Retail sales in the U.S. outside of auto dealers climbed in September, indicating households were sustaining the economic expansion before the government shutdown shook confidence.
The 0.4 percent gain in purchases excluding vehicles followed a 0.1 percent increase in August and matched the median forecast of economists surveyed by Bloomberg, Commerce Department figures showed today in Washington. Total sales dropped 0.1 percent, restrained by the biggest decrease at auto dealers since October 2012, as purchases early in the month were included in the August data.
Americans snapped up the newest cellular phones and video games last month as low borrowing costs and rising household wealth backed by improving home and stock prices gave them the wherewithal to sustain demand. At the same time, the 16-day partial closing of federal agencies may have upended spending this month as consumers grew increasingly concerned it would hurt the world’s largest economy.
“Consumers continue to hold in despite all the uncertainty going into the shutdown,” said Millan Mulraine, director of U.S. rates research at TD Securities USA LLC in New York, who accurately projected the gain in sales excluding autos. “We ended the quarter on a fairly solid note. Whether this buoyancy can be sustained remains a question after the hit to consumer confidence from the shutdown.”
Another report today showed consumer confidence declined in October by the most since August 2011 as the budget impasse and debt-ceiling negotiations in Washington took a toll on outlooks. The Conference Board’s index slumped to 71.2 from a revised 80.2 last month, the New York-based private research group said today. The median forecast in a Bloomberg survey of economists called for a decrease this month to 75. The October reading was the weakest in six months.
Stocks rose, with the S&P 500 Index extending a record, as the drop in sentiment fueled bets the Federal Reserve will maintain stimulus as it starts a policy meeting today. The S&P 500 climbed 0.4 percent to 1,768.57 at 12:21 p.m. in New York.
The median estimate in a Bloomberg survey of 80 economists called for a 0.2 percent advance in producer prices. The so-called core measure, which strips out volatile food and fuel, increased 0.1 percent after being unchanged in August.
Total retail sales were projected to be unchanged, according to the median forecast of 86 economists surveyed by Bloomberg. Estimates in the Bloomberg survey ranged from a 0.3 percent drop to a gain of 0.6 percent.
Nine of 13 major categories showed increases last month, led by a 0.7 percent advance at electronics dealers, the biggest since April, and 0.9 percent gains at both grocery stores and restaurants.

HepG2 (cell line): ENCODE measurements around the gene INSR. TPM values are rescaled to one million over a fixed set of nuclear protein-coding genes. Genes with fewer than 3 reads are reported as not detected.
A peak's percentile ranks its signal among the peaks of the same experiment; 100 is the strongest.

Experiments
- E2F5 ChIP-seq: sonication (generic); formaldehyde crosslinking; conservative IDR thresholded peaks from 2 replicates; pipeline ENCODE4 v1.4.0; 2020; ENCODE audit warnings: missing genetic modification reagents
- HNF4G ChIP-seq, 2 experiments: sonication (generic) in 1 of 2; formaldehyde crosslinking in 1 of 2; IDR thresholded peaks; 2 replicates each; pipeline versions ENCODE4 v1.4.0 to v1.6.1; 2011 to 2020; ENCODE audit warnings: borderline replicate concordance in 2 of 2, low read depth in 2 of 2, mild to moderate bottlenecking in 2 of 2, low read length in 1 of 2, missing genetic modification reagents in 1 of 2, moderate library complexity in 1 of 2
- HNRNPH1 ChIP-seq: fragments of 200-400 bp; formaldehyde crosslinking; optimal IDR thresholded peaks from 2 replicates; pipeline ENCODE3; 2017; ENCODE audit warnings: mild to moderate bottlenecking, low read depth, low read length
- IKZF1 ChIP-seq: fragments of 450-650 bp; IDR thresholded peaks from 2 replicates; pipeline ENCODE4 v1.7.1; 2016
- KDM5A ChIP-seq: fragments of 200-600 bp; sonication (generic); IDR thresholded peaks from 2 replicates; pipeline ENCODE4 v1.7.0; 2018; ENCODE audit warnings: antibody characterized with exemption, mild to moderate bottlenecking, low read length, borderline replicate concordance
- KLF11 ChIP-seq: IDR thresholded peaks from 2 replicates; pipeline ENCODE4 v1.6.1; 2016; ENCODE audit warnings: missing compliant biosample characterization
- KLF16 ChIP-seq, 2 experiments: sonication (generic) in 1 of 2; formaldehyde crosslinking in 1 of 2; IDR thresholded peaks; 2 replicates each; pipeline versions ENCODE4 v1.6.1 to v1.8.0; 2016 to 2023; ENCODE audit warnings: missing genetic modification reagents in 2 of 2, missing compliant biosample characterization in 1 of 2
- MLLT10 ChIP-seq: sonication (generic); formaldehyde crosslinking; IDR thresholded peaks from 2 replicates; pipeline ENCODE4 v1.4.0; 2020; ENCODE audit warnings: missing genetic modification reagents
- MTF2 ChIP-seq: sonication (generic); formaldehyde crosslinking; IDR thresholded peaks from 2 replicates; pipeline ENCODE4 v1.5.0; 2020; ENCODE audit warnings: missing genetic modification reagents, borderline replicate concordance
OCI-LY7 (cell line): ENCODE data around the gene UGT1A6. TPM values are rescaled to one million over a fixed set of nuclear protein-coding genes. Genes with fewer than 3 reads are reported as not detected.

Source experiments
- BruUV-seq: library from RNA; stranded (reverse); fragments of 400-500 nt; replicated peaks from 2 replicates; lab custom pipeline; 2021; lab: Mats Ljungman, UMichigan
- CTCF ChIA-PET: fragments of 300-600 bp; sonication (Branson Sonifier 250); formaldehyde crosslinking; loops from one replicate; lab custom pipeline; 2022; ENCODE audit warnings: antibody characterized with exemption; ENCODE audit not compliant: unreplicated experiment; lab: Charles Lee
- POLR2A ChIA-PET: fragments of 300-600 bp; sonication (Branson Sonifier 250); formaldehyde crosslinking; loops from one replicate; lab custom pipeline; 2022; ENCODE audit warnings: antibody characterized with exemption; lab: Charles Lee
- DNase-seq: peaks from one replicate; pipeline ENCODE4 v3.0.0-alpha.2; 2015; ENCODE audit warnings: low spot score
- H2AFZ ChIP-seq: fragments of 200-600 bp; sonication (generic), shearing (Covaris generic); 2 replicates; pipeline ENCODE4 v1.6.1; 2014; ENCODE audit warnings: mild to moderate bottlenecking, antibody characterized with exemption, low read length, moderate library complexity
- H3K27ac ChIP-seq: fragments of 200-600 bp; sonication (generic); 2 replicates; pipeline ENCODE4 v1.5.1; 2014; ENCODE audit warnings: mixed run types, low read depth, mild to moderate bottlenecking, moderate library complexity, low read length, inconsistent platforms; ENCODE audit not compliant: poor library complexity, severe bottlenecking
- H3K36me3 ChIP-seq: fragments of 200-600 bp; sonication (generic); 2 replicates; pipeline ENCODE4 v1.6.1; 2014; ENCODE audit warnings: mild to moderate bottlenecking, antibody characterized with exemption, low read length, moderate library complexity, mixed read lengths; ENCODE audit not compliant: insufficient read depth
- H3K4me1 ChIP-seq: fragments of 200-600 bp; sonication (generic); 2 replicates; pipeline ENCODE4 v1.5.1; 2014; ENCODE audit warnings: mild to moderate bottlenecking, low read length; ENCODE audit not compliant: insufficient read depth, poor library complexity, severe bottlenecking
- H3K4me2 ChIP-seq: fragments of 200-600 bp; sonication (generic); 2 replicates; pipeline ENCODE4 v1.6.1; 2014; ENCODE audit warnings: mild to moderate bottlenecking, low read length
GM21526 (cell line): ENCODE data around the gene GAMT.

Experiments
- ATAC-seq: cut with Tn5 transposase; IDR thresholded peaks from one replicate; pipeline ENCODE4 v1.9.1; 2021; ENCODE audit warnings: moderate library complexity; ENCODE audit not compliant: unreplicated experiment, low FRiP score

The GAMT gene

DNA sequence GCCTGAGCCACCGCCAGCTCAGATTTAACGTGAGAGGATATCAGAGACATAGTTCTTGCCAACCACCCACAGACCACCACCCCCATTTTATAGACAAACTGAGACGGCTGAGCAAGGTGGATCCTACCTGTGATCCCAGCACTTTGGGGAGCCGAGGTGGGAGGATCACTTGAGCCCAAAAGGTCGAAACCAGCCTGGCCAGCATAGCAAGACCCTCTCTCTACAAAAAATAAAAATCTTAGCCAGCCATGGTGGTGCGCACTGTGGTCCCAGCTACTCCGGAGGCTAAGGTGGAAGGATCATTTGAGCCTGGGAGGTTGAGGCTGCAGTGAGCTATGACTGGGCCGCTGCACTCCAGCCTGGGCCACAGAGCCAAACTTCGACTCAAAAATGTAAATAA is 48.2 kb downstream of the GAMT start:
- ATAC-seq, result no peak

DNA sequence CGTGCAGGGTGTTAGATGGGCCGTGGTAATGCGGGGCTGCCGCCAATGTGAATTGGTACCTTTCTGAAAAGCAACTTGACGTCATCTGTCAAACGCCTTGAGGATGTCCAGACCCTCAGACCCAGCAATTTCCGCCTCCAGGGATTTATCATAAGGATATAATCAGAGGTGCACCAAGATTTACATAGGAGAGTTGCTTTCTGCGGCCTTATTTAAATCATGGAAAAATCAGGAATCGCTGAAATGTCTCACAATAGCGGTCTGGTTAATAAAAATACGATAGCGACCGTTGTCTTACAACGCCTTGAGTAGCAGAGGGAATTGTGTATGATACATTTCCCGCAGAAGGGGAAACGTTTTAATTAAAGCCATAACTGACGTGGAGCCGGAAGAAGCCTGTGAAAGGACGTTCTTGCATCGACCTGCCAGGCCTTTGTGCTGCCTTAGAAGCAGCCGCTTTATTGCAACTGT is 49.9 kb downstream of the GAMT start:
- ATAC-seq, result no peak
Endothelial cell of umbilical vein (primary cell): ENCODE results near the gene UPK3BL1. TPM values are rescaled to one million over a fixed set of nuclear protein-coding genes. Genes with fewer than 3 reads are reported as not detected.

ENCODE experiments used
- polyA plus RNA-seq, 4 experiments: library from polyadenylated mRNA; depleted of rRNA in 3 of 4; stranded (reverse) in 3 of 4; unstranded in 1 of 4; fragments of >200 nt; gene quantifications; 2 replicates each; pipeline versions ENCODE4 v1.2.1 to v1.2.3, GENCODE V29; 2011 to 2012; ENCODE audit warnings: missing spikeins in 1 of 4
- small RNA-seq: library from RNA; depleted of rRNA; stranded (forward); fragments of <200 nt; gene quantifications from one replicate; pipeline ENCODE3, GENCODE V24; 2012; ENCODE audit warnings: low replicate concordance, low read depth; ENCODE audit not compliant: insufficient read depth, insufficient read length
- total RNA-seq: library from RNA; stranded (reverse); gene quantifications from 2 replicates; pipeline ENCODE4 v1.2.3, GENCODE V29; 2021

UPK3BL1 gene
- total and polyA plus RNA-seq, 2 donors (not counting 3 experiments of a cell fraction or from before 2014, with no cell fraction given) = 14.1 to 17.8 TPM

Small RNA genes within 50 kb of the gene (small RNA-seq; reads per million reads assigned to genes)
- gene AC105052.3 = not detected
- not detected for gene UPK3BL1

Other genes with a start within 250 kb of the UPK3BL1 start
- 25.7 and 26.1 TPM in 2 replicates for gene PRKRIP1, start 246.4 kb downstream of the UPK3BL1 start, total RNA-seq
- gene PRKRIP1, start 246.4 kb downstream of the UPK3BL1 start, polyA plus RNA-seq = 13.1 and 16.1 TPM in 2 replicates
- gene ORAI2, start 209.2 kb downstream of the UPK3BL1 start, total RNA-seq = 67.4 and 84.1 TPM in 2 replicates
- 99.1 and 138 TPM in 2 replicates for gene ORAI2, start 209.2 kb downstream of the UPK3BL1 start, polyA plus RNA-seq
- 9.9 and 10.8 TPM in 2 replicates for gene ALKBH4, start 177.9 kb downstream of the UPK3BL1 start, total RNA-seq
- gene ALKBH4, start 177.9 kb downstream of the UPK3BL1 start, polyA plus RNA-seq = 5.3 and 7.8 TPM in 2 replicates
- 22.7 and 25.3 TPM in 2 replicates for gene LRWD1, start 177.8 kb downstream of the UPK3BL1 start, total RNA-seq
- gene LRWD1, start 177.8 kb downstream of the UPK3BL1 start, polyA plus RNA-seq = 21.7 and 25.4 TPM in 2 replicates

Sales dropped 2.2 percent at automobile dealers, after a 0.7 percent increase the prior month, today’s report showed.
Vehicle demand remains a bright spot even though a quirk in the industry calendar hurt sales last month, data show. Cars and light trucks sold in September at a 15.2 million annual pace, down from an almost six-year high of 16 million the prior month, according to data from Ward’s Automotive Group. Deliveries for the first two days of September, including the Labor Day holiday, didn’t contribute toward automakers’ tallies because they were counted in August figures.
Toyota Motor Corp., Honda Motor Co. and Nissan Motor Co. reported U.S. sales declines last month, with fewer weekend selling days and tight supplies of some models after August’s surge. General Motors Co. and Ford Motor Co. said earlier this month that the government shutdown posed a threat to an already slow economic recovery.
Areas showing weakness last month included clothing stores, where demand dropped 0.5 percent, today’s report showed. Receipts at service stations were little changed.
Excluding autos, gasoline and building materials, which render the figures used to calculate gross domestic product, sales increased 0.5 percent after a 0.2 percent gain in the previous month. A separate category known as the control group, that also excludes such sales as food services, rose 0.4 percent last month.
Purchases of electronics probably got a boost from the Sept. 20 release of Apple Inc. (AAPL)’s two new iPhones models. The company sold a record 9 million iPhones in the weekend debut that included China among overseas markets.
Retailers may have also benefited from the surge in purchases of video games, whose 27 percent jump last month was driven by Take-Two Interactive Inc.’s “Grand Theft Auto V.”
Some companies project demand will pick up in the November-December holiday shopping season after a lull this month. United Parcel Service Inc. (UPS), the world’s largest-package delivery company, said it expects daily shipping volumes to rise 8 percent during the peak shipping period between the Thanksgiving holiday on Nov. 28 and Christmas, led by growth in online shopping, according to an Oct. 25 statement.
“Looking to the fourth quarter, although some major retailers have expressed caution about holiday spending, they still expect robust online sales,” Kurt Kuehn, UPS’ chief financial officer said in a separate earnings release.
Household wealth is getting a boost from a rally in the stock market, with the Standard & Poor’s 500 Index up 23.6 percent this year. Home prices in 20 U.S. cities rose in August from a year ago by the most since February 2006 as stronger demand boosted values, according to the S&P/Case-Shiller index of property values.
Fed policy makers, meeting this week, are trying to gauge the strength of the U.S. expansion. The central bank will wait to pare the monthly pace of asset buying to $70 billion from $85 billion until its March 18-19 meeting, according to the median of 40 responses in a Bloomberg survey this month.
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